When I hang out with writers or editors, conversation inevitably touches on working with music in the background. There are always listeners and nonlisteners, but the most passionate are those who never work while listening. I think I understand—they read and write “by ear,” so their “music” is on the page; additional music clashes and distracts. Those who work more visually, on the other hand, can afford to add a music track. They might listen or not; it’s optional.
Both groups seem a little defensive: Listeners seem pleased to have music as a resource that helps inform their reading and writing, that they have the brainpower to multitask, that they can take a laptop or tablet to a cafe and either ignore the Muzak or tap along with it. Nonlisteners seem to think that listeners must have tin ears, are probably bad writers, and are deaf to the mangling of fine prose covered by a sound track.
It’s my observation that readers and writers come by their preferences naturally by virtue of falling into one of two main groups with regard to their favored means of perception: visual or aural.
I discovered this in watching my sons learn to read: One of them learned by ear, having daily phonics lessons banged into his head by a determined teacher. He would sound out deh…aw…geh, dog! at the top of the page, and sound it out again at the bottom. After months of repetition, something kicked in, and he could read.
The other, who learned by eye, seemed able to see a word like dog as a kind of picture that made sense without worrying about individual letter sounds. Upon first recognition, it was learned. This boy read at an earlier age, and painlessly. Both became good readers, however, so I’m not inclined to say that one method is better than the other.
Likewise with music. My “aural” kid taught himself to play by ear; the “visual” kid requested lessons and learned to read sheet music. Each method has its advantages: Learners by ear can often play several instruments and amuse themselves without sheet music, but they are unlikely to play works from the classical repertoire where sheet music is more or less required. Those who read well, on the other hand, have access to ready-made arrangements but may be incapable of improvising.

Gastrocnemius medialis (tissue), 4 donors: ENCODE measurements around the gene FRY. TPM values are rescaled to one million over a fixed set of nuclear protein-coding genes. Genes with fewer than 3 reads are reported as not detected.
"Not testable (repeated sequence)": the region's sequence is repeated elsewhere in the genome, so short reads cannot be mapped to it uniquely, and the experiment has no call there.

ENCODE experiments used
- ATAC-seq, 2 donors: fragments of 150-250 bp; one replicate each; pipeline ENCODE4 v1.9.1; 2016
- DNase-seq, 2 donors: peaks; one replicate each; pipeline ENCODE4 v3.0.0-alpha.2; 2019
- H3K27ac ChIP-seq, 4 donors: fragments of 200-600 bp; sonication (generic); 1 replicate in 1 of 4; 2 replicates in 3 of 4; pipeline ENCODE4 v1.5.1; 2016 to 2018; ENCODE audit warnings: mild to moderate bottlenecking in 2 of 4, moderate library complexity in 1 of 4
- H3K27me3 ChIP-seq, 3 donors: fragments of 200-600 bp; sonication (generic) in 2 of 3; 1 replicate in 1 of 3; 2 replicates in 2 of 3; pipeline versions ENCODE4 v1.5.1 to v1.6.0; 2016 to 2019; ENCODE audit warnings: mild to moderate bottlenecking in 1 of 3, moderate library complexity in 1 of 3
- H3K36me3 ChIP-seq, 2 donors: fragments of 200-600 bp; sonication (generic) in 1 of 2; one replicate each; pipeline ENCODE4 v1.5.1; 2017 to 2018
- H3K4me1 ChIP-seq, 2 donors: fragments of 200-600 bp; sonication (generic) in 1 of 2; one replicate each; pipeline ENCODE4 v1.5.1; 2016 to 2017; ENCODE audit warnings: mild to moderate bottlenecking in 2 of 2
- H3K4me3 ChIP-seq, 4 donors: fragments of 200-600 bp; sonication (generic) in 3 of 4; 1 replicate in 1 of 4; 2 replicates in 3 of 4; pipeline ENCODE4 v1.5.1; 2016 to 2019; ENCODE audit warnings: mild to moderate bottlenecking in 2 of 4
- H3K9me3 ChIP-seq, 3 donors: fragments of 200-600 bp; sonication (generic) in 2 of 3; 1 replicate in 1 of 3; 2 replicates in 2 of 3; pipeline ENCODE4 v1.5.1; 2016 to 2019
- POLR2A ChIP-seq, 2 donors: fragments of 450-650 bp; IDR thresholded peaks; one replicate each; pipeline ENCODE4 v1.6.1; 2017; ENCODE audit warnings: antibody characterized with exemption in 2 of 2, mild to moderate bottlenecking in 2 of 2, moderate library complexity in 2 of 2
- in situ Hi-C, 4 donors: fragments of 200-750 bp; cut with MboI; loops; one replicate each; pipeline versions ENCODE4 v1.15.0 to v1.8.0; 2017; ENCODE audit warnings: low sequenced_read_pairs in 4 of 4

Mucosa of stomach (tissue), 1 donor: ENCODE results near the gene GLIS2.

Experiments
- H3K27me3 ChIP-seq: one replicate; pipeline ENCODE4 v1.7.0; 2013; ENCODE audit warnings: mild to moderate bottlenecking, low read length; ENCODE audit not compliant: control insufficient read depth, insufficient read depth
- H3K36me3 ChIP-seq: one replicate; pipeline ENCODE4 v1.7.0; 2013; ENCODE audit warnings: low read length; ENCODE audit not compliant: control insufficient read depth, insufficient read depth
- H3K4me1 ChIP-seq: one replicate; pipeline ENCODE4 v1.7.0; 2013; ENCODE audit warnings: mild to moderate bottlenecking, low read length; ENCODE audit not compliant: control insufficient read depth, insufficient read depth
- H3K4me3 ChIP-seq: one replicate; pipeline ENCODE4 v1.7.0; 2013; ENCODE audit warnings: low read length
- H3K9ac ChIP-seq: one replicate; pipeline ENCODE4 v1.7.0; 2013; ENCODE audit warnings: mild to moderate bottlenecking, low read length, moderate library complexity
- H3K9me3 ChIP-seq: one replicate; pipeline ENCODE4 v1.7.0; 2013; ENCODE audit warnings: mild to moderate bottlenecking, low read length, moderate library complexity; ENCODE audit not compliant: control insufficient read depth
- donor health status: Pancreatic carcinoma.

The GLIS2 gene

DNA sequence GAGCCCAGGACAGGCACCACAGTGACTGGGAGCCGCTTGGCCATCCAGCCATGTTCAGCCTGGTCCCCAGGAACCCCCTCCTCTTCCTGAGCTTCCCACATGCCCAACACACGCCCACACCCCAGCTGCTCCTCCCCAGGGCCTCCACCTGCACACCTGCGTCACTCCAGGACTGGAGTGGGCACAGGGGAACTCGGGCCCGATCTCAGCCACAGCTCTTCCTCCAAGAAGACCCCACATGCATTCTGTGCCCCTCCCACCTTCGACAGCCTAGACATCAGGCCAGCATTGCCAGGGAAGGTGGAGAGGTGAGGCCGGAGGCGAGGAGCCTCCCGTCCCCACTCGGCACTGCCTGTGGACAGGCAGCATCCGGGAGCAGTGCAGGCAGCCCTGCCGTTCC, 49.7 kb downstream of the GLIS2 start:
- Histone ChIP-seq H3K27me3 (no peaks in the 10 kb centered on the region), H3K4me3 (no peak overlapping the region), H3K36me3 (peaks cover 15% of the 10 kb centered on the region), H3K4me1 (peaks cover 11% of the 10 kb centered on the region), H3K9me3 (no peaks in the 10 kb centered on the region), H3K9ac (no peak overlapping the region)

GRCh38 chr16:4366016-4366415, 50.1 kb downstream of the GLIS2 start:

I don’t want to overstate my division of the world into the two types. It’s not all ear or all eye. Sighted and hearing musicians—and presumably readers—have a combination of these skills.
Although I browsed online for studies on productivity and background music, I wasn’t able to find agreement—or even any very recent or persuasive studies. The paper I saw cited most often, from the University of Windsor, in Canada, in 2005, tracked 56 people for five weeks and concluded that “positive affect and quality-of-work were lowest with no music, while time-on-task was longest when music was removed.”* Another study suggested that “while background music did not affect productivity relative to no music, those hearing background music achieved greater productivity when music was in the major mode.”** (Souza anyone?)
Nor am I able to offer conclusions based on my parenting experience. I know better. After sticking “aural” and “visual” labels on my kids and predicting their ultimate success in music and art, respectively, I find that their chosen career depends more on smell and taste than on eye or ear: They’re opening a microbrewery together.
*Psychology of Music 33(2) (April 2005): 173–91.
**Psychological Reports 72(1) (Feb. 1993):171–77.